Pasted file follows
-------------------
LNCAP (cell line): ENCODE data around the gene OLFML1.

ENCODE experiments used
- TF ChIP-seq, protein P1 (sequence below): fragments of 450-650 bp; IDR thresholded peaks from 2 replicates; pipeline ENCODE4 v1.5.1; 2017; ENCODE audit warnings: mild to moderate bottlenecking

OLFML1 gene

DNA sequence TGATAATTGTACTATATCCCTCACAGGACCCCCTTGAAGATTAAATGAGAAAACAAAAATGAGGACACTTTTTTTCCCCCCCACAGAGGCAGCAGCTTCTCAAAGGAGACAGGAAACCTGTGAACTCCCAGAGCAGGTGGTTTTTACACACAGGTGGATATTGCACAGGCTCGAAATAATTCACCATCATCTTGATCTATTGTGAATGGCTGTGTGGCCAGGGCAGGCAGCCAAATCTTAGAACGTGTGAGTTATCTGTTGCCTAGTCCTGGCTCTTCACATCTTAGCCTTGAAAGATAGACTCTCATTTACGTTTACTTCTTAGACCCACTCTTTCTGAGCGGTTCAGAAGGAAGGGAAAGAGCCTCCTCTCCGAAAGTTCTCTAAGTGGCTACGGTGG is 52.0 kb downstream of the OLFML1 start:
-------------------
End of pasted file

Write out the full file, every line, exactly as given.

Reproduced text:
LNCAP (cell line): ENCODE data around the gene OLFML1.

ENCODE experiments used
- TF ChIP-seq, protein P1 (sequence below): fragments of 450-650 bp; IDR thresholded peaks from 2 replicates; pipeline ENCODE4 v1.5.1; 2017; ENCODE audit warnings: mild to moderate bottlenecking

OLFML1 gene

DNA sequence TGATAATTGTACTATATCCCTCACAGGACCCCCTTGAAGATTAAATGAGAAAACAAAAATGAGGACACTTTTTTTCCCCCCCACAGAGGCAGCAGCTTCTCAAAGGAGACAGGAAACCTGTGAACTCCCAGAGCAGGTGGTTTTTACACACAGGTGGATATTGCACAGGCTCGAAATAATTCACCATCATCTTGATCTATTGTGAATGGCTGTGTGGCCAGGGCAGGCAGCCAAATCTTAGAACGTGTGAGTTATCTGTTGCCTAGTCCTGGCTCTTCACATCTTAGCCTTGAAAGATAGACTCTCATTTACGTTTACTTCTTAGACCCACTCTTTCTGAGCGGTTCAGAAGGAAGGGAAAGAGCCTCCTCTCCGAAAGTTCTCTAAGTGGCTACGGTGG is 52.0 kb downstream of the OLFML1 start: